the Spanish Parliament, they laid down the tools of their trade, they
put down their cameras, their pens and their pencils, they laid down the
cables and the microphones and they turned their backs and said "Shame",
that they would not record the words of the powerful who have condoned
these acts. And then they went outside, hundreds of media workers. These
were the elite journalists of Spain and they stood outside the U.S.
Embassy, they blocked the intersection and they chanted "murderer,
As the press in this country, unfortunately people like Ann Garrells of
NPR, said that Tareq Ayub should have known better than to be in his
office. The Agence France-Presse reporter in New York was outraged as he
listened to this report. They got calls from all over, "How dare you
blame the victim" and she a reporter herself and I watched on CNN as
Aaron Brown asked General Wesley Clarke why this happened and he said,
"well this was clearly a mistake". And Victoria Clark is put on saying
that "they should know Baghdad is dangerous and they should not be
there". I believe that's the role of reporters to go to where the
silence is, to bring us the voices of people who are at Ground Zero. Now
it's one thing if they were killed by others but they were killed by
Victoria Clark's own troops and she never apologized. The pentagon has
yet to do that and now 14 journalists are dead.
It is a very strong message that is being sent to the world's reporters
now that this embedding has become such a success. And that is you're in
bed with the military or well, think about the Palestine hotel.
MUSIC: And the mighty multi-nationals have monopolized the oxygen so
it's as easy as breathing for us all to participate.
AMY GOODMAN: On the night that the bombing began to go over to the Ani
Difranco concert at the New Jersey performing arts center some of you
may have heard what happened. You might wonder, why go on the moment
that the bombs are about to fall, but 2000 young people were packed into
the fine arts center in Newark, New Jersey to see Ani, a wonderful
artist perform. And she said I could introduce her and also explain the
importance of independent media in a time of war and where people could
get alternative information. They were also going to have political
tabling and we raced over to the performing arts center and I called the
cell phone and Ani answered. I thought she was going on the stage and
getting ready and I said "what are you doing answering this phone?" She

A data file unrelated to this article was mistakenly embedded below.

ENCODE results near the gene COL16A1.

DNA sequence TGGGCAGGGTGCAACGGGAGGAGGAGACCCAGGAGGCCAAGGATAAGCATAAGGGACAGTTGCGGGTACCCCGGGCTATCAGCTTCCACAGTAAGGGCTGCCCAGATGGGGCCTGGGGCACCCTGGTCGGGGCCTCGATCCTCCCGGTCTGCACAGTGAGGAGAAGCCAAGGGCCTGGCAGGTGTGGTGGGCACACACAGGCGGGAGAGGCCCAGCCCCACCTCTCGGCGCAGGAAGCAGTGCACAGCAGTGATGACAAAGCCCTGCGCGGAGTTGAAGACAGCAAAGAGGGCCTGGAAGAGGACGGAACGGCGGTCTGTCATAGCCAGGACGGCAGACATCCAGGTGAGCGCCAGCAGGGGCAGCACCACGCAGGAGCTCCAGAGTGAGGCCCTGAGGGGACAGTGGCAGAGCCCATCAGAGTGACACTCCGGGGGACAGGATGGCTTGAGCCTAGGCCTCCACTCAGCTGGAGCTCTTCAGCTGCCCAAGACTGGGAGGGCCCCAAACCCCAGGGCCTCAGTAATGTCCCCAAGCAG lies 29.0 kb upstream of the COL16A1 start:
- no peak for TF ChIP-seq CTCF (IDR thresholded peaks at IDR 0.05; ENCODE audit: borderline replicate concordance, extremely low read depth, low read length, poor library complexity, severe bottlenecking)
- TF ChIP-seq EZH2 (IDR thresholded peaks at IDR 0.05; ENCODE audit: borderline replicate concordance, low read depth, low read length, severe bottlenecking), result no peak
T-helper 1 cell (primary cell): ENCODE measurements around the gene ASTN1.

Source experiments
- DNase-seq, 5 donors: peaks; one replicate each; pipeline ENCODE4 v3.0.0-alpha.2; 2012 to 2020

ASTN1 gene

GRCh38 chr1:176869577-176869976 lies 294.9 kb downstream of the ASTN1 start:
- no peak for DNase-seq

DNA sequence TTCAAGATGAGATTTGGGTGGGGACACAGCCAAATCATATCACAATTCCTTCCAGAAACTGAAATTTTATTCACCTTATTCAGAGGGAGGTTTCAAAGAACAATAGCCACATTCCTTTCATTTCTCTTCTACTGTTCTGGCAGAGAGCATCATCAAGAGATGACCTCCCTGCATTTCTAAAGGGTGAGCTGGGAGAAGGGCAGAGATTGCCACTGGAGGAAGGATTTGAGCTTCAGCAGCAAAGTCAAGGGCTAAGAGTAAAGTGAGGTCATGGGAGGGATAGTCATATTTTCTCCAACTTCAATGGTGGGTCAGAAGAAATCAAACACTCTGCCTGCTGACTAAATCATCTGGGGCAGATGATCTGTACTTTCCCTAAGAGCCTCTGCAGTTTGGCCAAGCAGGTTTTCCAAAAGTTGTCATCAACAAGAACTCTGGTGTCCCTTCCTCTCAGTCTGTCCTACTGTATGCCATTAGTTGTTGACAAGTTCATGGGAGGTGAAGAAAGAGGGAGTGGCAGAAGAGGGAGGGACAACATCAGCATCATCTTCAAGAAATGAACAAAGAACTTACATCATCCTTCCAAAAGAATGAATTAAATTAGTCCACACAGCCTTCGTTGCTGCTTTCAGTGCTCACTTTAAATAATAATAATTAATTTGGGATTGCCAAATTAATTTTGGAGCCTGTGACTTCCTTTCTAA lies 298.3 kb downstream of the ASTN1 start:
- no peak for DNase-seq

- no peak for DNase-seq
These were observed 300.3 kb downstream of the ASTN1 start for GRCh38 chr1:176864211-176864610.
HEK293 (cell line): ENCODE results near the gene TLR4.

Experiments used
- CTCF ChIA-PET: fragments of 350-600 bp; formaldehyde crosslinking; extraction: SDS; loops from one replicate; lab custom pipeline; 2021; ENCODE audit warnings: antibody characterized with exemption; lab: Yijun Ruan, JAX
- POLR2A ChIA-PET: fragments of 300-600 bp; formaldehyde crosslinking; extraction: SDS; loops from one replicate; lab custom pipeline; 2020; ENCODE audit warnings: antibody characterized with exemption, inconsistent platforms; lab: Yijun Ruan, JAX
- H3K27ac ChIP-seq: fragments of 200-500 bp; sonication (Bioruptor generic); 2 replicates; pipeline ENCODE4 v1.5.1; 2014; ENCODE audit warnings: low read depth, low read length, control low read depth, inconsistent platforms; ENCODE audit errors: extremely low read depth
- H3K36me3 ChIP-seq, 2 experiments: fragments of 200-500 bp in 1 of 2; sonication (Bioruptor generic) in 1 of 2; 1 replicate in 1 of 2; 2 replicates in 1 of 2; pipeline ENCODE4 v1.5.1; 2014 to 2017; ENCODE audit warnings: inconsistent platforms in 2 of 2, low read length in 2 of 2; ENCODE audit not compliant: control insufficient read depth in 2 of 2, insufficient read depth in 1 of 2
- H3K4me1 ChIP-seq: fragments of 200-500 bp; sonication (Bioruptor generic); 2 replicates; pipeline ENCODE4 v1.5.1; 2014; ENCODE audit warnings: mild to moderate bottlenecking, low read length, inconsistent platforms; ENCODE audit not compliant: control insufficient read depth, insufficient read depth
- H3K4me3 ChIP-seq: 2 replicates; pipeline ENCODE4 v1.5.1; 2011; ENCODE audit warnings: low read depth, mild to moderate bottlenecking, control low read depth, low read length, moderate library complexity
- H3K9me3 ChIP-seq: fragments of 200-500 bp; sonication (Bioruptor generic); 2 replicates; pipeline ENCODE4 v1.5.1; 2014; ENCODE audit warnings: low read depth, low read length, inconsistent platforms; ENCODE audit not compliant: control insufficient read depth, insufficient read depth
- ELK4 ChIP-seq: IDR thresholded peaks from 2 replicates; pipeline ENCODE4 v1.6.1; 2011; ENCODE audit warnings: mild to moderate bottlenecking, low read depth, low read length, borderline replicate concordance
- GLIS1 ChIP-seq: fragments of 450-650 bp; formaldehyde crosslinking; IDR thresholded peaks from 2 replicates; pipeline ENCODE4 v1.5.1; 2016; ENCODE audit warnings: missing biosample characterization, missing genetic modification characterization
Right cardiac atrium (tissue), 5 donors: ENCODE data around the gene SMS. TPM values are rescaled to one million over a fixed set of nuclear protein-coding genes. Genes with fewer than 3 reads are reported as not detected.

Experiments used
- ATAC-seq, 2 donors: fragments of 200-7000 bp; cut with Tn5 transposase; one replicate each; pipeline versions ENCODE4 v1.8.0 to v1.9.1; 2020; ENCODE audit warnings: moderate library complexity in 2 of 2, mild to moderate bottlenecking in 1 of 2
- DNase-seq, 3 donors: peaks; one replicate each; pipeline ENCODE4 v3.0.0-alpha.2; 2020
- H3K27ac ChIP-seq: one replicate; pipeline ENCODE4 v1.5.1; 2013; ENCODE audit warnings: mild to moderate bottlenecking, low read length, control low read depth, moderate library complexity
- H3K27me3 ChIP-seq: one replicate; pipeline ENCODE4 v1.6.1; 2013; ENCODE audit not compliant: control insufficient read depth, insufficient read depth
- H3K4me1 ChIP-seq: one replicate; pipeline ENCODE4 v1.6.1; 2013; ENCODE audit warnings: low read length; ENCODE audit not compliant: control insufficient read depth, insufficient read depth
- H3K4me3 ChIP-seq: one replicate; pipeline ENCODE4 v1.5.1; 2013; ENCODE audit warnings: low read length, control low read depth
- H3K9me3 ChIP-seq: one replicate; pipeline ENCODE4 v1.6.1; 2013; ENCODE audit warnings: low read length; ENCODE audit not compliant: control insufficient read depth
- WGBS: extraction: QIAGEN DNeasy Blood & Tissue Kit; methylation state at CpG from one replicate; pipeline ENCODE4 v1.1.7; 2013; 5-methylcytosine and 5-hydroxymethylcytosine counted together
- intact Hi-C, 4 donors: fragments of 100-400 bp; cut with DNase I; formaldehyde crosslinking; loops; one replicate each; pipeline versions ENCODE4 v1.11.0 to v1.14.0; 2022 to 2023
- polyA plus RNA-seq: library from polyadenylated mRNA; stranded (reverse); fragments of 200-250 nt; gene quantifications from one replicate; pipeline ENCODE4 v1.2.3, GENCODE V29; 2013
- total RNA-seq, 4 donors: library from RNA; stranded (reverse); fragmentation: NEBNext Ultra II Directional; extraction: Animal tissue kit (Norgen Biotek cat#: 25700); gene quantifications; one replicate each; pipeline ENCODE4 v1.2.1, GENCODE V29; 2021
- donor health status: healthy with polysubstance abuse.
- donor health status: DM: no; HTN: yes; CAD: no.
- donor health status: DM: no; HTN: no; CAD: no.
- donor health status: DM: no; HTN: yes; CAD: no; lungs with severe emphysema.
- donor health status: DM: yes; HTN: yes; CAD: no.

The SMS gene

said, "I don't know if the concert's going to go on. They'll probably
close down the concert if you go on the stage, They said no political
speech allowed but we are willing to risk this. They said take the mike
and make your statement about democratic media in a time of war and if
they close the mike which we expect, we have a mike right behind that's
Ani's mike and pick it up and just keep on talking". Now why is this
significant and why does it relate to the rest of the country?
Clear-Channel is the very Bush-connected company that went from owning
47 radio stations to 1400 in no time at all. As the FCC and Michael
Powell son of General Colin Powell who heads it are in the process of
deregulating the media and so we have seen this explosion of ownership,
except I would say a concentration of ownership, owning 1400 radio
stations in the country. They are sponsoring pro-war rallies and they
are saying that music that is critical of war cannot be played and their
pushing other kinds of songs and they're saying no political speech
Well we got up and we gave our little speech and they didn't close the
mike and Ani got up and she said, "that's one for the people and zero
for the knuckle-heads." and then she sang...
ANI DIFRANCO: Your next bold move. The next thing you're going to need
to prove to yourself...
AMY GOODMAN: These are very serious times at every level. Michael
Franti, the great hip-hop artist just told his story on Democracy Now!
of being at a concert on the east coast, flying home to California, and
the FBI knocking on the door. The FBI knocking on the door of one of the
band members homes, and starting to question them and showing them
pictures of their performance the night before on the east coast. And
starting to question about who everyone is. He described getting his MTV
email. These are artists who've got their music videos that said, "we
will play no songs that say the word war". This all has to be
Our mission is to make dissent commonplace in America so you're not
surprised when you're at work, someone walks over to the water cooler
and makes a comment and someone isn't shocked and says, "what's that all
about?" but that it comes out of the finest tradition that built this
country. People engaged in dissent. We have parallel worlds in this
country. For some it's the greatest democracy on earth. There is no
question about that. But for others, immigrants now in detention
facilities, they have no rights, not even to a lawyer. And we have to be
there and we have to watch and we have to listen. We have to tell their
stories until they can tell their own. That's why I think Democracy Now!
is a very good model for the rest of the media, as is the Indy Media
Center all over the country and the world. Built on almost nothing
except the goodwill and the curiosity and the interest and the passion
of people who are tired of seeing their friends and neighbors through a
corporate lens and particularly tired and afraid of the fact that that
image is being projected all over the world. That is very dangerous.
Dissent is what makes this country healthy. And the media has to fight
for that and we have to fight for an independent media.